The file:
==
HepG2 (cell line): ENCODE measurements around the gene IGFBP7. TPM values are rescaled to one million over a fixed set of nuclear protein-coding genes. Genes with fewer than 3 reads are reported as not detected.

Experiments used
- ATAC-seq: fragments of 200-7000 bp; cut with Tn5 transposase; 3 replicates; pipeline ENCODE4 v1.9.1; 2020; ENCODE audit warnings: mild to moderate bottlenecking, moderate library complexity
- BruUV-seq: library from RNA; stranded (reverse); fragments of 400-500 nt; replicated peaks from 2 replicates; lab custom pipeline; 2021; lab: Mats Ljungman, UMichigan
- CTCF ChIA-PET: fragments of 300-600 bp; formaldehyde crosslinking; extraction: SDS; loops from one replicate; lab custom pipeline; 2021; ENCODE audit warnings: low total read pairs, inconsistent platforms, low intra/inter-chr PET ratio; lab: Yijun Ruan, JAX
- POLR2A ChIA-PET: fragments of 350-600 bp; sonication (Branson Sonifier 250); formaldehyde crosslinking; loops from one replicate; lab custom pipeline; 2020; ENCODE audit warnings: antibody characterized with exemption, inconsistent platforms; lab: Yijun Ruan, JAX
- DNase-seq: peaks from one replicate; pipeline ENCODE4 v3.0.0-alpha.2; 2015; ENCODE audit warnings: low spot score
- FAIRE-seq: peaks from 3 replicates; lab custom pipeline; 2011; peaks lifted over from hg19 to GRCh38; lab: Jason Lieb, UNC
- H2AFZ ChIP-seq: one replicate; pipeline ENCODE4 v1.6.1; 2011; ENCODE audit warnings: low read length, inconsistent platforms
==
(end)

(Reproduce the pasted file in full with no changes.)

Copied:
HepG2 (cell line): ENCODE measurements around the gene IGFBP7. TPM values are rescaled to one million over a fixed set of nuclear protein-coding genes. Genes with fewer than 3 reads are reported as not detected.

Experiments used
- ATAC-seq: fragments of 200-7000 bp; cut with Tn5 transposase; 3 replicates; pipeline ENCODE4 v1.9.1; 2020; ENCODE audit warnings: mild to moderate bottlenecking, moderate library complexity
- BruUV-seq: library from RNA; stranded (reverse); fragments of 400-500 nt; replicated peaks from 2 replicates; lab custom pipeline; 2021; lab: Mats Ljungman, UMichigan
- CTCF ChIA-PET: fragments of 300-600 bp; formaldehyde crosslinking; extraction: SDS; loops from one replicate; lab custom pipeline; 2021; ENCODE audit warnings: low total read pairs, inconsistent platforms, low intra/inter-chr PET ratio; lab: Yijun Ruan, JAX
- POLR2A ChIA-PET: fragments of 350-600 bp; sonication (Branson Sonifier 250); formaldehyde crosslinking; loops from one replicate; lab custom pipeline; 2020; ENCODE audit warnings: antibody characterized with exemption, inconsistent platforms; lab: Yijun Ruan, JAX
- DNase-seq: peaks from one replicate; pipeline ENCODE4 v3.0.0-alpha.2; 2015; ENCODE audit warnings: low spot score
- FAIRE-seq: peaks from 3 replicates; lab custom pipeline; 2011; peaks lifted over from hg19 to GRCh38; lab: Jason Lieb, UNC
- H2AFZ ChIP-seq: one replicate; pipeline ENCODE4 v1.6.1; 2011; ENCODE audit warnings: low read length, inconsistent platforms